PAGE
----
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Some Passover Reflections: Judaism as Good Itch

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by David

I went to Bnei Jeshrun for Purim this year. Bnei Jeshurun, or BJ, is a non-denominational progressive oriented shul on the Upper West Side. In the Fall, for Simchat Torah, they have an amazing, massive horah that is not to be missed.

Their Purim performance, however, was disappointing. They told the Purim spiel spliced with musical scenes from movies that were tenuously connected to the story (“Don’t Cry for Me Argentina” for Evita, or “Be Prepared” from Lion King, for example). Not for me. It was a long-winded version of the Jewish classic: “they tried to kill us, they failed, let’s eat” (only on Purim you’re also supposed to drink like the Goyim, that is, until you can’t tell the difference between right and wrong). In any case, the whole Megillah is long enough as it is, we didn’t need the audiovisual additions, even if they were for the kids. I suppose some people liked the whole shindig, and that’s nice. To me, it was interesting, but it wasn’t Judaism. Just get the megillah reading over with, shout when they say Haman, and start partying.

So this week it’s Passover. Or as I like to call it, Pesach. (That’s with a hard “ch” goyim. Say it!).  I‘ve written about this before. I like this holiday, even though parts of it are unpleasant. I like rituals, rather than faith. And Passover has rituals up the wazoo.

When thinking about Passover this year, I suppose not much has changed for me. There are new Haggadot I haven’t read yet, some which I’m excited about–like my Rabbi Ron Aigen’s new Reconstructionist Haggadah, and others I’m less excited about — I sure as hell hope Jonathan Safran Foer doesn’t tell me to stop eating animals because my ancestors were once slaves in Egypt and God shoved frogs up pharaoh’s ass. Don’t get me wrong, I like egalitarian, progressive seders: orange on the seder plate and Miriam’s cup to represent women and all that jazz. But mostly I like the tradition.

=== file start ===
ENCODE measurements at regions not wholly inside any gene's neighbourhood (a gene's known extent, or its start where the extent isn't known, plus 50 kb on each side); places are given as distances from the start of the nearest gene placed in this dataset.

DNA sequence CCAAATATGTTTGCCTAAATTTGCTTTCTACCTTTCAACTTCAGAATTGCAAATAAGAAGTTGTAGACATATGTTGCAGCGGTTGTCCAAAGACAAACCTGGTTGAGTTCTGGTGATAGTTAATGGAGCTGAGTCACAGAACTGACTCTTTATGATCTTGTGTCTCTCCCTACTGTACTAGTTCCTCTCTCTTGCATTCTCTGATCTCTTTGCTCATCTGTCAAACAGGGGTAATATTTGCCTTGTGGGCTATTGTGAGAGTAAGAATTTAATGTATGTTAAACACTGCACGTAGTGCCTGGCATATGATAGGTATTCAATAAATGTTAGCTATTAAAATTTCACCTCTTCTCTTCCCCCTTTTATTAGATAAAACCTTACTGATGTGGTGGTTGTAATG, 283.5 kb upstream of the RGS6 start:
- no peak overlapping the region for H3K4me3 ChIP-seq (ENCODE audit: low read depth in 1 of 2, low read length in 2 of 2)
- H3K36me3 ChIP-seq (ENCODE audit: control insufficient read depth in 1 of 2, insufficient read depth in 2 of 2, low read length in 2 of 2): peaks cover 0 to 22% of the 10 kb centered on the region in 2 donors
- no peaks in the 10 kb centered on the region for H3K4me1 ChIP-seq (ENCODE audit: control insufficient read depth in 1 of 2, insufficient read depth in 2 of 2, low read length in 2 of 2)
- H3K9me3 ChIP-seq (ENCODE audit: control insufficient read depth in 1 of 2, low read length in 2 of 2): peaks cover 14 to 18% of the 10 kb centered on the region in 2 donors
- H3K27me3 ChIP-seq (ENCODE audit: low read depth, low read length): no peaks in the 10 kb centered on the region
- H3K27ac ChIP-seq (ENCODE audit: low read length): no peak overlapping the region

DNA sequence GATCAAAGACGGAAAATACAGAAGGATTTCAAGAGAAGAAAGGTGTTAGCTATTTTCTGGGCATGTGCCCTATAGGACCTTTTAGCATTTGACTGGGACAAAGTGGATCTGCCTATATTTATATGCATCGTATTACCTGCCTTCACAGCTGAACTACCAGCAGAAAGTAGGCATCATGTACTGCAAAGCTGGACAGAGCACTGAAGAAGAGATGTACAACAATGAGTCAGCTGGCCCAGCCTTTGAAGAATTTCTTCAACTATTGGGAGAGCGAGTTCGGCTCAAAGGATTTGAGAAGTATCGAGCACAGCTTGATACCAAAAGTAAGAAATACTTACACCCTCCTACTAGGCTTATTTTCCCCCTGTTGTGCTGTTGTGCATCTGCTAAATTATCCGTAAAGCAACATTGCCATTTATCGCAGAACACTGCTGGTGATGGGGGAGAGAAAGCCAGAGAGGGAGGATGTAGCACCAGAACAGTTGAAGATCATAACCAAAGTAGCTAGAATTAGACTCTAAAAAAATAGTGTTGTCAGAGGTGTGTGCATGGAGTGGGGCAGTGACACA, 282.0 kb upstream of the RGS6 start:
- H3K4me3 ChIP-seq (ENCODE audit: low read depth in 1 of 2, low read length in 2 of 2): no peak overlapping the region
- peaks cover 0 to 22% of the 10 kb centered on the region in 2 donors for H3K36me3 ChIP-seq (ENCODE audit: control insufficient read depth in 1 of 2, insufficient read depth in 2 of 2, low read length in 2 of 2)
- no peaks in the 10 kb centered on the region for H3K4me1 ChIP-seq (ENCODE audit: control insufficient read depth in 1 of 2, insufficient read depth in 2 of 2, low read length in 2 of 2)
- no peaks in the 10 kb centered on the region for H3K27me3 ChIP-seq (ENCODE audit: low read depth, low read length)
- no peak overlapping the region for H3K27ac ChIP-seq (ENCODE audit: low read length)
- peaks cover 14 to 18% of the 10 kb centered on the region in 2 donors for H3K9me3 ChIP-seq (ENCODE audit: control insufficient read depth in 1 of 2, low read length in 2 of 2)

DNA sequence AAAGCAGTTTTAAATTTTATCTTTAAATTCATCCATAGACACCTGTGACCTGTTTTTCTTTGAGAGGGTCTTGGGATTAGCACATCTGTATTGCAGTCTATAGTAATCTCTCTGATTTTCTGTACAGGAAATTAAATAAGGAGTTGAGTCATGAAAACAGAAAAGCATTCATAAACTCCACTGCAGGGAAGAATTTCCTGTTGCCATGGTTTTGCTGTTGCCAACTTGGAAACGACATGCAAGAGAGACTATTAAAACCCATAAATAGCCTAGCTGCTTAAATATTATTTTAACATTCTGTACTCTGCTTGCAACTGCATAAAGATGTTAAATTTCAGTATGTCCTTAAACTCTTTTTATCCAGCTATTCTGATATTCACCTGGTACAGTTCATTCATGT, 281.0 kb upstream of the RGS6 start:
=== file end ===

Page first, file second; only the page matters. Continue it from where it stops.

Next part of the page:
So I’m going to keep Passover, again. My sister has some tips for staying regular. I’ll do my best. It’s not fun. I’ve said why I do it before, but rather than express that again, I’ll just link to this poem by Kenneth Koch, expressing in poetry what so often comes out flatly in prose. Please read it.

As for me, I’ll just say that Judaism, or Jewishness is an itch. But in a good way. Unlike the Bnei Jeshurun Purim spiel, but like their Simchat Torah horah, it’s a familiar itch. It’s one of those itches that when you scratch it, even if it’s annoying, like keeping Passover, it still makes you feel good in the end. On the other hand, on occasion it makes you feel worse, turning into a scab and bleeding over. Sometimes it just nags at you, feels weird, like when you agonize over tough questions on Israel or intermarriage. But always it makes you want to scratch more and more. It reminds you that you’re alive.

So happy Pesach to all my Jewish friends and family scratching the passover itch out there, in whatever way they chose. And happy Easter to the Christians. Someone should come out with some kosher for Passover Easter eggs. That would make a fortune.


Written by David Weinfeld

April 6, 2012 at 07:10

Posted in Jews, religion

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